2) Save up all your empty bottles and visit the bottle bank. The sound of breaking glass is so soothing, especially when you are doing the breaking. Do NOT experiment on your neighbour's windows.
3) Talk things through with your counsellor and therapist.
4) Empower yourself with knowledge and insight and learn defensive phrases such as "I'm sorry you choose to feel like that) - see action/words.htm if you haven't already.
5) Take time to rebuild your boundaries so that it's harder for people to pull your triggers (wittingly or unwittingly).
6) Every time you have a negative thought force yourself to say repeatedly "I am responsible, I am responsible.." (not for the source of the anger, but for your response to the emergence of your anger)
7) Read Gael Lindenfield's book "Managing anger" (www.gael-lindenfield.com)
8) Cut contact with all the negative people in your life - if this is not possible (eg the bully is a close relative) then minimise contact, practice verbal self-defence and read Patricia Evans' book "The Verbally Abusive Relationship". See www.patriciaevans.com and www.verbalabuse.com
9) Rediscover your integrity which has taken a battering and work regularly on rebuilding it, strengthening it and practising it.
10) Concentrate on what YOU want to do with your life. Whilst everyone has the right to take legal action to obtain compensation for detriment, because the law is so weak there's a good case for deciding on *either* committing yourself to several years of legal action (ie more bullying and reliving your experience repeatedly), *or* focusing on your strengths (which are considerable - that's what attracted the bully in the first place, remember?) and carving out a new career for yourself. In most cases it won't take many years to earn more than you might have got through the courts.

More information

Anger can also be caused by unresolved grief.

My pages on suicide and anger.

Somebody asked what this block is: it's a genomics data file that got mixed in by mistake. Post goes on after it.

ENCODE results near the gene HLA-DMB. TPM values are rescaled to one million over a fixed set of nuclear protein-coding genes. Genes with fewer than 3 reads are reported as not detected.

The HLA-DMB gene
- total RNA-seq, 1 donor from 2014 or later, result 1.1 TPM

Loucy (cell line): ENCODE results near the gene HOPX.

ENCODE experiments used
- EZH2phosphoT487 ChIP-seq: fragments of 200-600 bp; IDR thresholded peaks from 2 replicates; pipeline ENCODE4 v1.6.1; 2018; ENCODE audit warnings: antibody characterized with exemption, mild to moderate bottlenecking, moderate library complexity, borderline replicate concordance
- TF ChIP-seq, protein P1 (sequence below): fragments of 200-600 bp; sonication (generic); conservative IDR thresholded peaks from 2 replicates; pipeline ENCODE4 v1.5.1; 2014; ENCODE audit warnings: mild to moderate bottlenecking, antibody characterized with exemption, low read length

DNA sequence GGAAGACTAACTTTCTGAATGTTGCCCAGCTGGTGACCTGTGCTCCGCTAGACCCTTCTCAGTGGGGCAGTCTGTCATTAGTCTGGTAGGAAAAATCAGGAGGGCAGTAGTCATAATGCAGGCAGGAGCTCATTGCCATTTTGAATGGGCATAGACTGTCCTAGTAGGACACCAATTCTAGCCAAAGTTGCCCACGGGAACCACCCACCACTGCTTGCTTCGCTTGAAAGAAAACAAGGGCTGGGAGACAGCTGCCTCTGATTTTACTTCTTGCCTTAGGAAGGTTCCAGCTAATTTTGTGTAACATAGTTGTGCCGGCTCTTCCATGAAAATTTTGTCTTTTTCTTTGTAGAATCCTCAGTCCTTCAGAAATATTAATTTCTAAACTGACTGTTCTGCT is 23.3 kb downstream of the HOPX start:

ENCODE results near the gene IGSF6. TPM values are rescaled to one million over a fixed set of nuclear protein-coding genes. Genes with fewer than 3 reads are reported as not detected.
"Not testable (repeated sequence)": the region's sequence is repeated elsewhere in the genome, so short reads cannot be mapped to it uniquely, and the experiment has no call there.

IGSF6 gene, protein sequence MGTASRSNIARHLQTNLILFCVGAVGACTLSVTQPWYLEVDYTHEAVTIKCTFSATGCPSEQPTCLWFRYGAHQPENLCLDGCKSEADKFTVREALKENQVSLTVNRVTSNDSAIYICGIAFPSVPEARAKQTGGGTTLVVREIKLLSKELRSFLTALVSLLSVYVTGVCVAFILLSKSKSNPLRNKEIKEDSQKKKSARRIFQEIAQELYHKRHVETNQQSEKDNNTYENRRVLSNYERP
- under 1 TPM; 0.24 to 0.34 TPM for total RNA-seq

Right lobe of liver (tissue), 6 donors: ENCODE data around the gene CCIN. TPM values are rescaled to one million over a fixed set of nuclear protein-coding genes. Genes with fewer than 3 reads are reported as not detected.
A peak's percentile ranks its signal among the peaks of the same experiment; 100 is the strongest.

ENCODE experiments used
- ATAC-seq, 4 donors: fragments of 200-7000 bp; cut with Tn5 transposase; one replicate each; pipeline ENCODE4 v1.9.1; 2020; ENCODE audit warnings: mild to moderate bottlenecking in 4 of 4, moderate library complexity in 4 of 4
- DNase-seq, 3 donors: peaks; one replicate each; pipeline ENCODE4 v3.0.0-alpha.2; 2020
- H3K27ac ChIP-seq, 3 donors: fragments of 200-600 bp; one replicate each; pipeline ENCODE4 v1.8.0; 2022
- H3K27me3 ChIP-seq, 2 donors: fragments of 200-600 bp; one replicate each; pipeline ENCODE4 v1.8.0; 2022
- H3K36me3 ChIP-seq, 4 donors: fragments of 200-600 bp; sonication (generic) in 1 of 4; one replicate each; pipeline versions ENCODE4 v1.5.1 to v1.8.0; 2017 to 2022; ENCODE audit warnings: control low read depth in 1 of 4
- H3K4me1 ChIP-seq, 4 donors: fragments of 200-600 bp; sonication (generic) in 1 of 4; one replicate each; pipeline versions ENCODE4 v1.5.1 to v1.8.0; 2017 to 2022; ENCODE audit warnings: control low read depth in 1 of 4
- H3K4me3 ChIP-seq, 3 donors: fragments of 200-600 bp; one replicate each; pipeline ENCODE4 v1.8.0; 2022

Bully OnLine provides unique insight into both the tactics and effects of bullying and harassment and reveals the main perpetrator of bullying, the serial bully. Everyone, whether dealing with suicide or not, has experience of at least one person in their life with the profile of the serial bully. It may be at home with a violent partner or family member, or at work with an aggressive co-worker or boss, or with an aggressive neighbour, or at school with the school bully. Living or working with a serial bully can drive you to suicide. Click here to see who you know with this behavior profile.

Browse this web site to recognize the tactics of bullying ... start with Am I being bullied? then move on to What is bullying? To find out what you can do about bullying, click Action to tackle bullying. Have a look at the profile of the serial bully which is common to harassers, stalkers, rapists, violent partners, abusers, pedophiles, even organized serial killers.


bullycide, death, playtime, expose, child, suicide, school, bullying, neil marr, tim field, 
suicide, self harm, causes, reasons
Bullycide
Death at playtime
An exposť of child suicide caused by bullying
by
Neil Marr and Tim Field
Introduction by Jo Brand
ISBN 0 9529121 2 0
Published by Success Unlimited in January 2001
Paperback, 18 chapters, 320 pages, 30 b/w pictures, resources, index
Click book cover (left) for more details

Bullycide: when unrelenting bullying and harassment combined with lack of intervention by the responsible adults cause children to attempt or commit suicide.

Order a copy:
 Online with secure credit card ordering
 By fax or letter with printed order form


Links to sites on suicide and suicidology

Suicide and Parasuicide

Men's Health Forum's comprehensive report on young men and suicide.

For a suicide caused by bullying at work see http://www.insurancejustice.com/killedbyallstate.html


Stress, injury to health, trauma and PTSD
How bullying, harassment and abuse damage health and cause trauma
Stress, trauma and PTSD Home Page
The cause of stress revealed
Stress at work, injury to health, fatigue, depression, suicide
PTSD (Post Traumatic Stress Disorder) and Complex PTSD
Bullying, stress and self-harm | Stress and debility
Bullying and suicide | Cases of suicide caused by bullying
Bullying shame | Bullying fear | Bullying embarrassment | Bullying guilt
Bullying and denial | Trauma | Shell shock: PTSD in WW1
David Kinchin's book Post Traumatic Stress Disorder: the invisible injury
validates and relieves the silent unseen suffering of trauma

Profile of David Kinchin | PTSD workshops by David Kinchin
Neil Marr and Tim Field's book Bullycide: death at playtime reveals the
secret toll of children who attempt or commit suicide because of bullying

Home Pages
The Field Foundation
| Bully OnLine
Workplace bullying | School bullying | Family bullying
Bullying news | Press and media centre
Bullying case histories | Bullying resources
Stress, PTSD and psychiatric injury
Action to tackle bullying | Related issues

Success Unlimited
Books on bullying and related issues